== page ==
Monday, May 31, 2010

D-Day and the Bulge

Pete De Vries doesn't tell war stories. The stories that are told should be about the young men who didn't get to come home, he said when I interviewed him in 1997. Well, De Vries, who served with the 82nd Airborne Division, the Rangers, and the 10th Special Forces in World War II, Korea and Vietnam, and retired as a sergeant major, did tell one war story, somewhat reluctantly. And he told it not to bring any glory upon himself; in fact, he steadfastly declines to identify the hero of the story, and the only reason he told it in the first place was to illustrate a point.

He told the story in a letter to the editor of the "Static Line," a monthly newspaper for and about paratroopers. The letter was in response to an article by a Marine about the pride that the Marine had in his unit.

A lone GI with a bazooka was guarding a road during the Battle of the Bulge, Pete's story went, when several American soldiers, led by a lieutenant, emerged from the forest and asked the way to the American lines. The GI showed them the way, and the lieutenant said he'd better accompany them because they were being pursued by two German tanks.

At which point, the lone GI said, "You don't have a thing to worry about, Sir. I'm in the 82nd Airborne and this is as far as the bastards go."

A few years later, Pete was attending a dinner when he noticed a sketch on the wall of a paratrooper in full gear. Underneath him was the caption "I'm the 82nd Airborne and this is as far as the bastards go." A short while later, he said when telling me about this, he heard that someone at another table was claiming to have been the GI who originally made the statement. So he went over to the table and asked the veteran if he remembered who the lieutenant was who was looking for the American lines.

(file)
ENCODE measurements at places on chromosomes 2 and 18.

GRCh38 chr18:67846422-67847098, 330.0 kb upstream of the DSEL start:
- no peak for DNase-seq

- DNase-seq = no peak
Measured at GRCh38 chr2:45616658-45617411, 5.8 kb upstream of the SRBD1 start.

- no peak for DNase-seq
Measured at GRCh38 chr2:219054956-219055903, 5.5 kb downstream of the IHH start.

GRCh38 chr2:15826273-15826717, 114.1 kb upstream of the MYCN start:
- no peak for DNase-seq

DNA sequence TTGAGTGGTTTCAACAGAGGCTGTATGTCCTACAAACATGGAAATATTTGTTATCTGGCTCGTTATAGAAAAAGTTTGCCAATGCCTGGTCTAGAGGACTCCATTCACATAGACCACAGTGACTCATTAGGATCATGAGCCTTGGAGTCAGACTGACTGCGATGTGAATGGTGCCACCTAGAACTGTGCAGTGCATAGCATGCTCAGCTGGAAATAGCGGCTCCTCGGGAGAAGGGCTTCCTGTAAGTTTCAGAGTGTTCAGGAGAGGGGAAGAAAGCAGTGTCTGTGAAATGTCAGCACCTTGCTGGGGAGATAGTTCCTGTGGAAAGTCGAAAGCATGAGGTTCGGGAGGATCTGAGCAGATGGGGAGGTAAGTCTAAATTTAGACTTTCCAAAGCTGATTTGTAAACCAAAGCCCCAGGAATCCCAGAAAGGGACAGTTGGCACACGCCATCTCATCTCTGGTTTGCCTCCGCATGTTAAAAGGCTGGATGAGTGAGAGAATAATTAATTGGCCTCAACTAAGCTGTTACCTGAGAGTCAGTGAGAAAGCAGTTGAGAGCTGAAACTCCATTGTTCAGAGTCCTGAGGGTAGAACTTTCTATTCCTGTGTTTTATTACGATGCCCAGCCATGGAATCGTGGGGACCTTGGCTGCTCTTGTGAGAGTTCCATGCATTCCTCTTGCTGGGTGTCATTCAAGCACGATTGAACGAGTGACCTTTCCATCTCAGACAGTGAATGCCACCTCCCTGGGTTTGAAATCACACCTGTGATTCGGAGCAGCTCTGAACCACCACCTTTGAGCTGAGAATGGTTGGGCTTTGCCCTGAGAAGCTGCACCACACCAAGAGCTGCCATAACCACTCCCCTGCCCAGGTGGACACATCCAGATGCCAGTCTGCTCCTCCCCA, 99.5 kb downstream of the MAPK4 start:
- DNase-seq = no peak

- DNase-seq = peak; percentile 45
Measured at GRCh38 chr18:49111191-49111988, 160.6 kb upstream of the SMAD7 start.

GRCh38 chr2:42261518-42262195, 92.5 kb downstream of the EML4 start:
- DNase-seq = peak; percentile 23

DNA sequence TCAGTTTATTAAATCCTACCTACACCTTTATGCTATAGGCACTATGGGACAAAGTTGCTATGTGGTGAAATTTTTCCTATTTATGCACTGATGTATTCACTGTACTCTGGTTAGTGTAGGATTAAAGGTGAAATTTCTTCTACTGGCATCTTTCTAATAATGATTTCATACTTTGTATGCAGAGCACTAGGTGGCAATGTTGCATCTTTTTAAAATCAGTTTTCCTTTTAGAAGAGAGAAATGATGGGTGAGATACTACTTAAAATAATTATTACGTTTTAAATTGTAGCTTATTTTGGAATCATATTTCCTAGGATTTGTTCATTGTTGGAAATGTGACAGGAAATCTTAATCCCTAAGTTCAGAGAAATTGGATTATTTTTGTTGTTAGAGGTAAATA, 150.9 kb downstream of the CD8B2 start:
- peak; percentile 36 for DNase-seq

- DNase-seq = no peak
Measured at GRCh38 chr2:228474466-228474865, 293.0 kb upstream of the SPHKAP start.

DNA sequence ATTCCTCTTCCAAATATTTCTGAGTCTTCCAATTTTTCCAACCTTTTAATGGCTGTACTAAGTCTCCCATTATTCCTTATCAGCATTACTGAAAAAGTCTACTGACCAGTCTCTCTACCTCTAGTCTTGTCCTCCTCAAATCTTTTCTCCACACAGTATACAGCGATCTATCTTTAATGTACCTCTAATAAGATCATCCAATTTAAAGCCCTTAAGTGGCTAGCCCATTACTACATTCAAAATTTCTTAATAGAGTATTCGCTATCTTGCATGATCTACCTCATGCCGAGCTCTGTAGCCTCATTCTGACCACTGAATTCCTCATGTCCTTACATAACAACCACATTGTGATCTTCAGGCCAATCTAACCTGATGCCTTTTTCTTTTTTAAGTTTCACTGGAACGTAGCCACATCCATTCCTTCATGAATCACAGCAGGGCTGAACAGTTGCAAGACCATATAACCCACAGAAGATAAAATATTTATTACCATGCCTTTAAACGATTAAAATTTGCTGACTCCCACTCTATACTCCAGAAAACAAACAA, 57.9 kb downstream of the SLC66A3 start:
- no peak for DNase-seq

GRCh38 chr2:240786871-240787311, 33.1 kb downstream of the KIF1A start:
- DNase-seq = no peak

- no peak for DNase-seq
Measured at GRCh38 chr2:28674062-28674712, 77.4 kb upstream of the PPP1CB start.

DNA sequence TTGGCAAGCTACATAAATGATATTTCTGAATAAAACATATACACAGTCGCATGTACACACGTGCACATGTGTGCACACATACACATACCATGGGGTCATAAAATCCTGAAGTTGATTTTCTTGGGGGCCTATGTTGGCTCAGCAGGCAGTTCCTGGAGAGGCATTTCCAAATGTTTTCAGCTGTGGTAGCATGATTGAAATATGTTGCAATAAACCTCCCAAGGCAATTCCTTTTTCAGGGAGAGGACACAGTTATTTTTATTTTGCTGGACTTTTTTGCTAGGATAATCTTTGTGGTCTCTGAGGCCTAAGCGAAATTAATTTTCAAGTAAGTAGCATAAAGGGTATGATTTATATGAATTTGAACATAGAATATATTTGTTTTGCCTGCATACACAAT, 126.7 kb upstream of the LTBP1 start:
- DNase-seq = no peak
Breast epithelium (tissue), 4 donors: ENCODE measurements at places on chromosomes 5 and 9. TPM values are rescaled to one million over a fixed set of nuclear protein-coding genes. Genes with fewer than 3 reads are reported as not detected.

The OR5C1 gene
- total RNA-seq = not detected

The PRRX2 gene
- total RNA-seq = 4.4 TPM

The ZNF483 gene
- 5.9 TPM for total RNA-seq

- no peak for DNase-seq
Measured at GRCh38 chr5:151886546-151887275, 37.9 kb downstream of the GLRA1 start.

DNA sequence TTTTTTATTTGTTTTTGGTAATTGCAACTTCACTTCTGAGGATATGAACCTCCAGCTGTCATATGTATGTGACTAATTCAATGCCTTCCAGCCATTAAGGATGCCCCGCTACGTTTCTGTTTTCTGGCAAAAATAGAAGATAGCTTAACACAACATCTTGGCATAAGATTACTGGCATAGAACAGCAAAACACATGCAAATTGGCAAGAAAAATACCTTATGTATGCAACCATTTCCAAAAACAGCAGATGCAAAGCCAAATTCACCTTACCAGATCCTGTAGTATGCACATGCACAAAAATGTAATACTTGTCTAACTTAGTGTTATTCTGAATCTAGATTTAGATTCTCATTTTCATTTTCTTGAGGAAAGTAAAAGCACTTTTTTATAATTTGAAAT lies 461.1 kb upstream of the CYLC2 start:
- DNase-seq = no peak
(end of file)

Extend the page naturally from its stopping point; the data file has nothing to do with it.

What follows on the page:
"How should he remember that?" I asked.

"I'll give you a hint," Pete said. "He had a famous father and was a senator."

I still had no idea, so Pete told me it was Will Rogers Jr. Actually, Rogers was a Congressman who resigned his seat to enlist.

I didn't do much homework in high school, but since I've become an oral historian I've become far more diligent. So the next day I called the Will Rogers Museum and the curator sent me copies of a few pages from "Gare la Bete," by Calvin Boykin, a book about the 7th Armored Division. The pages included an account of a reconnaissance platoon led by Rogers on Dec. 23, 1944, in the vicinity of St. Vith, being shot up before reaching the safety of the American lines.

Pete still declines to take credit for being that lone sentry, and at least one other veteran of the 82nd Airborne that I found on the Internet is given credit for the saying. Nevertheless, one of the citations Pete allowed me to read into the tape credits him with singlehandedly destroying one German tank and disabling another.

Pete's and several other interviews are included in "D-Day and the Bulge," an 11-hour collection of interviews that make up my newest audiobook.

Other veterans in the set include Len Lebenson, a sergeant in the headquarters of the 82nd Airborne Division who went into Normandy in a glider that crashed into a shed; Maurice Tydor, a radio operator in division artillery of the 101st Airborne Division; Samuel Feiler, a dentist in the 101st; and a group interview with five veterans who talked about the siege of Bastogne; and Valentine Miele of the 1st Infantry Division. Also included is my 1994 interview with Leonard Lomell, the Ranger credited during the Normandy invasion with destroying five large German coastal guns that were supposed to be on Pointe du Hoc but were actually inland.